Here I am with Cat from Transition Brentford discussing wild edible plants, listening to Philipa on how to make a disinfectant from horsetail and orange peel. Here I am rushing off with a plate of chickpeas for Pete from Tinker’s Bubble who has just found two swarms of bees underneath a car. Here I am talking with Kath (one of the Village’s organisers and also a beekeeper) about the best ways to transport them. Here I am talking with Jumana who made the chickpeas and who used to cook for the Hari Krishna folk in India and Cardboard City in London. And now back again kneading dough: push, pull, fold, feel, let go.
Afterwards I walk around the tents in the two fields, checking out the scene like everyone else. Drink, eat, move, listen, watch. Do things I wouldn’t normally: dance to The Orb, sit naked in a sauna, drink mead, watch the sun go down between the green hills with a hundred other people. The shapes and colours from another England appear like magic: tents like giant hats, blackboards with curly coloured handwriting, girls in wild exuberant costumes, pennants fluttering in the breeze. Wizards talk about the end of the world, circus performers tumble through hoops, a black poet tells a tale about losing his leg, children in dragonfly wings climb a dragon made from ash and willow branches. Crowds roar at bands at several stages. You can cycle to recharge your mobile phone, work for two hours in the Buddhafield café and get a free curry, make sour-dough bread or a wood bowl in a forest garden, you can lie in a rainbow faraway garden and rave on till dawn. Boom, boom, wah-wah, the party in fairyland never ends. Or so it seems.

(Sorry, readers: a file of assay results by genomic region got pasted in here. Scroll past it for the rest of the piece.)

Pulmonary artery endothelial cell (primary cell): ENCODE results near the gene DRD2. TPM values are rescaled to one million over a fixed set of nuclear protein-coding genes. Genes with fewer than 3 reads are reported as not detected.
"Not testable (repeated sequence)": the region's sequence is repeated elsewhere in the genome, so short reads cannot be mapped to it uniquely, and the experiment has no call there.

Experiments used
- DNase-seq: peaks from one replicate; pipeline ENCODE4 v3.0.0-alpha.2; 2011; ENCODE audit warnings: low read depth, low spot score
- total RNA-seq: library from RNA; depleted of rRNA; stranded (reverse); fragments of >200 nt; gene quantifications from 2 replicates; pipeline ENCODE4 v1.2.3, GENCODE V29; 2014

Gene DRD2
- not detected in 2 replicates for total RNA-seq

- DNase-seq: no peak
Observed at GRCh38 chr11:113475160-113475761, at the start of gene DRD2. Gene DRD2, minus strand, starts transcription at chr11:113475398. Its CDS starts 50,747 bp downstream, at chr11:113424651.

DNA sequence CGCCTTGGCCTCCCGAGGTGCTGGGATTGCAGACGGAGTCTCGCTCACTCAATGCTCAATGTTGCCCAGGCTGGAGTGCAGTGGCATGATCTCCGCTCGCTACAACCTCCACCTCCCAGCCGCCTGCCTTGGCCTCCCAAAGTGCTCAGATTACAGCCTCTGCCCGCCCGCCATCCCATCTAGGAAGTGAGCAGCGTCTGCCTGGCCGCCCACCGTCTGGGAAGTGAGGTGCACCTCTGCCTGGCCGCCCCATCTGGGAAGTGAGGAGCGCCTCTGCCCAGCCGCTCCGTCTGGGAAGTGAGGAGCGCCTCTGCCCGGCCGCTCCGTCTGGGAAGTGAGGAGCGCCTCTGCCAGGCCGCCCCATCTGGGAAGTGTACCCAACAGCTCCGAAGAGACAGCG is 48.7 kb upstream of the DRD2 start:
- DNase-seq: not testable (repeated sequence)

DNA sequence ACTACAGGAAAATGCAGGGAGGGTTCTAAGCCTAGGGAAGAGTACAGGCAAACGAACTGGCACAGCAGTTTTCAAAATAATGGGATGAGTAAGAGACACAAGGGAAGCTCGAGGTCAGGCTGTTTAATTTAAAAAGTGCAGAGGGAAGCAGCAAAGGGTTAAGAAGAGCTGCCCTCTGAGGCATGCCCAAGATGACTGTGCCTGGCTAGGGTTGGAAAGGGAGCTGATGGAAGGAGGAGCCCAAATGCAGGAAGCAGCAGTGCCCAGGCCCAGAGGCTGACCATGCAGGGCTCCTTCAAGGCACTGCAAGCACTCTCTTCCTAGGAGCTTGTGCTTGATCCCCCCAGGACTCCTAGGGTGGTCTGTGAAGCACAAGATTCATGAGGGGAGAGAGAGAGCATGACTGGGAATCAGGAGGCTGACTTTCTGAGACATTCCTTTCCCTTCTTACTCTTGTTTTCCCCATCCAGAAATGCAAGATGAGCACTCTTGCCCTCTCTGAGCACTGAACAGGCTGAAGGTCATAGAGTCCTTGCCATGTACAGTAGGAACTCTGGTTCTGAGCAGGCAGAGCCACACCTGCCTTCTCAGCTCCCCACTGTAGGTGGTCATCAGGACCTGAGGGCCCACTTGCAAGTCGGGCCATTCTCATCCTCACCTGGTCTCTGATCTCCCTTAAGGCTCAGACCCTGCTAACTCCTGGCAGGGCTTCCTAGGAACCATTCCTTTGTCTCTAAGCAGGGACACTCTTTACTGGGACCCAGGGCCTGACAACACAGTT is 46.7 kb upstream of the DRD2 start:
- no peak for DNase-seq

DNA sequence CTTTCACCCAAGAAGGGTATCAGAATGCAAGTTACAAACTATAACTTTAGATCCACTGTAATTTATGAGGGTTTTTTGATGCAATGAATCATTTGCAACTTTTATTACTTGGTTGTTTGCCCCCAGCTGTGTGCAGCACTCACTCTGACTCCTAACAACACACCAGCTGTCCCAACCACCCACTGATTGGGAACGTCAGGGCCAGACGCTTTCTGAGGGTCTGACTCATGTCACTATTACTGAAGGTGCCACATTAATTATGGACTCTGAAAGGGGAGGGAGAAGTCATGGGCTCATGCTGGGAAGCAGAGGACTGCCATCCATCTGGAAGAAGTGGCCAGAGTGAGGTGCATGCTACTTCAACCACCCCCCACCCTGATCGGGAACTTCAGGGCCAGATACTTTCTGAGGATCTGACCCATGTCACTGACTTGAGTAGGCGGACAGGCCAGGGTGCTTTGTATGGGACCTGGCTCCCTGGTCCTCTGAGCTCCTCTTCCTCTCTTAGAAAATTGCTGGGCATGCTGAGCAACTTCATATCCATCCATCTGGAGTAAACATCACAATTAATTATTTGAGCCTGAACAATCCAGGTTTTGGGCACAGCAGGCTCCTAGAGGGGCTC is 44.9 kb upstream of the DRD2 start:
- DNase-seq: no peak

What matters is that we remember we are all workers and that we care about each other, says Theo Simon from Seize the Day in the Green Dome. That’s the sentence that sticks among the millions of words and lyrics floating in the breeze. Hard to remember when there is a pressure to enjoy everything, catch it while it lasts (quick, quick, because in a few days the show will disappear). That’s why it’s important to write stuff down I’m telling the Social Reporting crew on a dry-run for this weekend’s Transition Conference. We have to feedback our experiences and put them into form, so they take root within the fabric, or it could vanish like a midsummer night’s dream. What matters is that we start telling a different story.
What is the story? That’s the key question. The story is what you keep and want to pass on. The story you can tell to a circle of people, or write down because you care. The rest is transience. What remained from Sunrise was the fire, the feeling of being part of a crew that converged and did stuff together. Head, heart and hands knowledge that you can’t get from books. The first two days were hot and beautiful and then on the last day the storm came. The wind howled and shook the tents. I sat with Mike in the children's activities area among a pile of rain-soaked mats and drank coffee gratefully from a tin mug, as the Village crew began to chop wood and light the stoves. Rocket stove, camp fire, earth oven. That’s when you remember what really matters: shelter, warmth, food, company, and most of all warmth.
No fire, no people.
Sunrise camp; George and the Magical Art of Chai Making; Tin Village blackboards; workshop on Design for Sustainable Living with Kieran Vandan Bosch; making pizza; no-dig garden; Jumana making breakfast